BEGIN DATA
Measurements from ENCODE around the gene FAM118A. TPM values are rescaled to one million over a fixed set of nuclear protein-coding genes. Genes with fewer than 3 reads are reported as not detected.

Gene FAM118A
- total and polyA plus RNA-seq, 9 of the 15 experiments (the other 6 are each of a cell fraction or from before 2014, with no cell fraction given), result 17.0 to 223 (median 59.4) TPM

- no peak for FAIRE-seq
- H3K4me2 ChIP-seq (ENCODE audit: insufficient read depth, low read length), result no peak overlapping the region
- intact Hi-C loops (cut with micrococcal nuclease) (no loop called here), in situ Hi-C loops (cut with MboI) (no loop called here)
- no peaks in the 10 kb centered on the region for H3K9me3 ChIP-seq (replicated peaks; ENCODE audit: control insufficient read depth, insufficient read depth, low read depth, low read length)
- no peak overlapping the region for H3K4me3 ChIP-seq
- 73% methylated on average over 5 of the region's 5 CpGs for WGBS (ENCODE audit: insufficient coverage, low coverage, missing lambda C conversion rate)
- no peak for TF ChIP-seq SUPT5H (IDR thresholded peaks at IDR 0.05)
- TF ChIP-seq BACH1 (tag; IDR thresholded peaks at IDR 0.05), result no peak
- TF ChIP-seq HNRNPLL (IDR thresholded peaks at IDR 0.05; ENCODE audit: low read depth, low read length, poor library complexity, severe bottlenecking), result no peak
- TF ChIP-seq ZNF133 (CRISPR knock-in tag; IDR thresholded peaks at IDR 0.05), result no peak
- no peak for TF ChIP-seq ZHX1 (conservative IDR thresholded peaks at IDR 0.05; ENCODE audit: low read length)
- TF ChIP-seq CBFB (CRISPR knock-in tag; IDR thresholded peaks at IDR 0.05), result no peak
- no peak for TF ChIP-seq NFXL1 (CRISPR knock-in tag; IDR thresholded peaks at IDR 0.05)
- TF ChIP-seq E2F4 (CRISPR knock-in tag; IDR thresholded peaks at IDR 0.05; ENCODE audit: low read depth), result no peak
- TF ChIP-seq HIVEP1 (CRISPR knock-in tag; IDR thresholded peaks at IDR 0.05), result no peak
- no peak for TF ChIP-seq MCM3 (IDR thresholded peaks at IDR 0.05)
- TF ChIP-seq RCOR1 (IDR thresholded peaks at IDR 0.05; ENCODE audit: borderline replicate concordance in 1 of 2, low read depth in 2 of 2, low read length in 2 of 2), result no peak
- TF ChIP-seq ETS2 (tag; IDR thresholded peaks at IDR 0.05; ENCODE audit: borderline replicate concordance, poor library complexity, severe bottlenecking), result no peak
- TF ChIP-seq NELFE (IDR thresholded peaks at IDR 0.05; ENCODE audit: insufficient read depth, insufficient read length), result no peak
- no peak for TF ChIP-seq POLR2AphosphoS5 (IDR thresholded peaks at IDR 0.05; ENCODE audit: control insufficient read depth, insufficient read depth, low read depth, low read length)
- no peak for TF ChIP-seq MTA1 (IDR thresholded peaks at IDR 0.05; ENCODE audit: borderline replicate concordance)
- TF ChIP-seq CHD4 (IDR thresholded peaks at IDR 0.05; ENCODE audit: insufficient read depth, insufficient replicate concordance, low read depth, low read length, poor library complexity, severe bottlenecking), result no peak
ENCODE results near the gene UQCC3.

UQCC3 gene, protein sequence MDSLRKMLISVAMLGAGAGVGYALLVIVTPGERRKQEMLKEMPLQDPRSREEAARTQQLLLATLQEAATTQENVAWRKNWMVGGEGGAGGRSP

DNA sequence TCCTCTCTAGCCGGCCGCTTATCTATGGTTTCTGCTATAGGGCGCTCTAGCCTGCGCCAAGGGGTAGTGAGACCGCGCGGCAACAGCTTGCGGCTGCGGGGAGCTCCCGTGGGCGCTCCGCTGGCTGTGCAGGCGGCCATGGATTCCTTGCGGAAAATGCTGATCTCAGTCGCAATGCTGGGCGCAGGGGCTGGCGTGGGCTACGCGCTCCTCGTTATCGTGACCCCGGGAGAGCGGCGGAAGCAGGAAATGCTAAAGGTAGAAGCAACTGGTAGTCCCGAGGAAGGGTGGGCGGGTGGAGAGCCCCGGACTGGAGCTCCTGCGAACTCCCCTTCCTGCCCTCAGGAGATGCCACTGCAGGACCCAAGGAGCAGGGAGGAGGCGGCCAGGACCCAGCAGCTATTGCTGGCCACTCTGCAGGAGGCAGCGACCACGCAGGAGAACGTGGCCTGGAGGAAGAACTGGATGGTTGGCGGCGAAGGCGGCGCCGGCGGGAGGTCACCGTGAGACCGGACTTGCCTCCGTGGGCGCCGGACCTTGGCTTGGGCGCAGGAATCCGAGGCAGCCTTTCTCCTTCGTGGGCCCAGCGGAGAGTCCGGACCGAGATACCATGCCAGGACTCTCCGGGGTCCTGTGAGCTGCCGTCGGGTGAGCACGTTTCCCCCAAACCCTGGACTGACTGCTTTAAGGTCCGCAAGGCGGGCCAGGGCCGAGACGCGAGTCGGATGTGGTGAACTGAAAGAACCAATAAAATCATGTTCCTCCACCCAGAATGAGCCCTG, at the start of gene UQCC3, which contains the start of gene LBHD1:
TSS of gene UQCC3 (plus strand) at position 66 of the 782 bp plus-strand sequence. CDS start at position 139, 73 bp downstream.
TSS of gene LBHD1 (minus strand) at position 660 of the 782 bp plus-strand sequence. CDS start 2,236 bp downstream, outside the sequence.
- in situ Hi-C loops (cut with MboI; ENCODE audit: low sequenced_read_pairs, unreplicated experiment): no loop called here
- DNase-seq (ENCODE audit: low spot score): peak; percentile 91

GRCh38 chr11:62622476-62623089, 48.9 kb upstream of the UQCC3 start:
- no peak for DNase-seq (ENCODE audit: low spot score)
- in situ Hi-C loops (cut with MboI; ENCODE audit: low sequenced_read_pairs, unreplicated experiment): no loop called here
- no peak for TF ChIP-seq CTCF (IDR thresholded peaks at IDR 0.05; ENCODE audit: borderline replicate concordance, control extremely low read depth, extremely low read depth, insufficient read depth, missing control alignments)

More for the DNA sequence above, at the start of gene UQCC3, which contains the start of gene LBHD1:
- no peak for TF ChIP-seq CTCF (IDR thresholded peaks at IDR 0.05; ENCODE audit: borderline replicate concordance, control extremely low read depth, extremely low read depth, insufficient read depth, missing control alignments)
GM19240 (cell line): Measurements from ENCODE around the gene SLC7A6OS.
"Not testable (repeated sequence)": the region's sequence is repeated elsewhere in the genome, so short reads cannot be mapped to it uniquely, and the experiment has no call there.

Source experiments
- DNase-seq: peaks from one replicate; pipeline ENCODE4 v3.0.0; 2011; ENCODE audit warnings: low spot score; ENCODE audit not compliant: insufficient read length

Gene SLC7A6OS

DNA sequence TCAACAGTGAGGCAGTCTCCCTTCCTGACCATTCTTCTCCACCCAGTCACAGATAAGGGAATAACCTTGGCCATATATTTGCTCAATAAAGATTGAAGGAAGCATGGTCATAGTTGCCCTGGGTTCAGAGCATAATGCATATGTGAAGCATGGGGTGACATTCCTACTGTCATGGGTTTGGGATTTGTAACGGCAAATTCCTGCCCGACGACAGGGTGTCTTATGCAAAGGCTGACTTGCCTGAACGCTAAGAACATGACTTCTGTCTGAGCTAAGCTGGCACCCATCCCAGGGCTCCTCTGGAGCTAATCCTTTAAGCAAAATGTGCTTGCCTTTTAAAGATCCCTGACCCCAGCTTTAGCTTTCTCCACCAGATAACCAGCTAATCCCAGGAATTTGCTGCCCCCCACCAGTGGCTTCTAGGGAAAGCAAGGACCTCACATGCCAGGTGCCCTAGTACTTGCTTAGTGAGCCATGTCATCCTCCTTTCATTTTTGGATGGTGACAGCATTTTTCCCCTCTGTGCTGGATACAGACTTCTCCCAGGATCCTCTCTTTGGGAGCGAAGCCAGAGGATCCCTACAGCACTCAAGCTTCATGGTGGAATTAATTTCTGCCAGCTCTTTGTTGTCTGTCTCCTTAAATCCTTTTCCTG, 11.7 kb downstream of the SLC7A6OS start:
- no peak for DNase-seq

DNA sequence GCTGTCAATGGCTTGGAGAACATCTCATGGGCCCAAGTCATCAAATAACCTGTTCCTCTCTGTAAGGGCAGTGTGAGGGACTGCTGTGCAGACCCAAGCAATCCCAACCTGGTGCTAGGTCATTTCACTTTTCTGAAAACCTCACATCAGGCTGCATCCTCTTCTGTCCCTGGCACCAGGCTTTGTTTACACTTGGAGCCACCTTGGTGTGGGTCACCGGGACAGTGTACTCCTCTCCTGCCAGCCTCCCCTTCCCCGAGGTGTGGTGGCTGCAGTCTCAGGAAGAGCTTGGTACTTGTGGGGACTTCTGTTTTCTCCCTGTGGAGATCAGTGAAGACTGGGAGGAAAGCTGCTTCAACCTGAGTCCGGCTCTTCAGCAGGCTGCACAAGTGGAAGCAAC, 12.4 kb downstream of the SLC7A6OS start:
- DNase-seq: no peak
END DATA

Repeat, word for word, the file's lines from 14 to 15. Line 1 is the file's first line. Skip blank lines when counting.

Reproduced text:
- no peak for TF ChIP-seq ZHX1 (conservative IDR thresholded peaks at IDR 0.05; ENCODE audit: low read length)
- TF ChIP-seq CBFB (CRISPR knock-in tag; IDR thresholded peaks at IDR 0.05), result no peak